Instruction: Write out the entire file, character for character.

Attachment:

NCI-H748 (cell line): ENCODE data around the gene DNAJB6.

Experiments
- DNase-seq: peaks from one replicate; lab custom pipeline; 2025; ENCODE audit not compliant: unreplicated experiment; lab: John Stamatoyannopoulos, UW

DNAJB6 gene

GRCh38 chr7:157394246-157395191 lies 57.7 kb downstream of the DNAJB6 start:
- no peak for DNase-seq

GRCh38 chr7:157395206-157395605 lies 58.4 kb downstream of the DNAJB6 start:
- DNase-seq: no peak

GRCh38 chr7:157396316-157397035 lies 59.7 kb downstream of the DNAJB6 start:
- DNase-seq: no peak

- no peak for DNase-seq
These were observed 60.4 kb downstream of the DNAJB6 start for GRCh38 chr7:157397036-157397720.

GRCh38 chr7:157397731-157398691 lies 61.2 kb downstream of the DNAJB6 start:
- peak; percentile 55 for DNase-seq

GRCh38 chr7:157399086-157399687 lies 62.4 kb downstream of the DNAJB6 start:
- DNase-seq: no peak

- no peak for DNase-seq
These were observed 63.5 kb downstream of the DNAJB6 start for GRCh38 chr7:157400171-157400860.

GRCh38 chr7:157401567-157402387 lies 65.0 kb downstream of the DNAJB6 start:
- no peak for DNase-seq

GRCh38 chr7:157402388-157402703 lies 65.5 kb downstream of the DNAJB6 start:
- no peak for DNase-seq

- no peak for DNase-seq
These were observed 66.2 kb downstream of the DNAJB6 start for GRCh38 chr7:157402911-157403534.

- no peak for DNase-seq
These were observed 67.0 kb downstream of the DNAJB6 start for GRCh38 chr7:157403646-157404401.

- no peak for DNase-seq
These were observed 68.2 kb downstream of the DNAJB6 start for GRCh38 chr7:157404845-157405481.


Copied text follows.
NCI-H748 (cell line): ENCODE data around the gene DNAJB6.

Experiments
- DNase-seq: peaks from one replicate; lab custom pipeline; 2025; ENCODE audit not compliant: unreplicated experiment; lab: John Stamatoyannopoulos, UW

DNAJB6 gene

GRCh38 chr7:157394246-157395191 lies 57.7 kb downstream of the DNAJB6 start:
- no peak for DNase-seq

GRCh38 chr7:157395206-157395605 lies 58.4 kb downstream of the DNAJB6 start:
- DNase-seq: no peak

GRCh38 chr7:157396316-157397035 lies 59.7 kb downstream of the DNAJB6 start:
- DNase-seq: no peak

- no peak for DNase-seq
These were observed 60.4 kb downstream of the DNAJB6 start for GRCh38 chr7:157397036-157397720.

GRCh38 chr7:157397731-157398691 lies 61.2 kb downstream of the DNAJB6 start:
- peak; percentile 55 for DNase-seq

GRCh38 chr7:157399086-157399687 lies 62.4 kb downstream of the DNAJB6 start:
- DNase-seq: no peak

- no peak for DNase-seq
These were observed 63.5 kb downstream of the DNAJB6 start for GRCh38 chr7:157400171-157400860.

GRCh38 chr7:157401567-157402387 lies 65.0 kb downstream of the DNAJB6 start:
- no peak for DNase-seq

GRCh38 chr7:157402388-157402703 lies 65.5 kb downstream of the DNAJB6 start:
- no peak for DNase-seq

- no peak for DNase-seq
These were observed 66.2 kb downstream of the DNAJB6 start for GRCh38 chr7:157402911-157403534.

- no peak for DNase-seq
These were observed 67.0 kb downstream of the DNAJB6 start for GRCh38 chr7:157403646-157404401.

- no peak for DNase-seq
These were observed 68.2 kb downstream of the DNAJB6 start for GRCh38 chr7:157404845-157405481.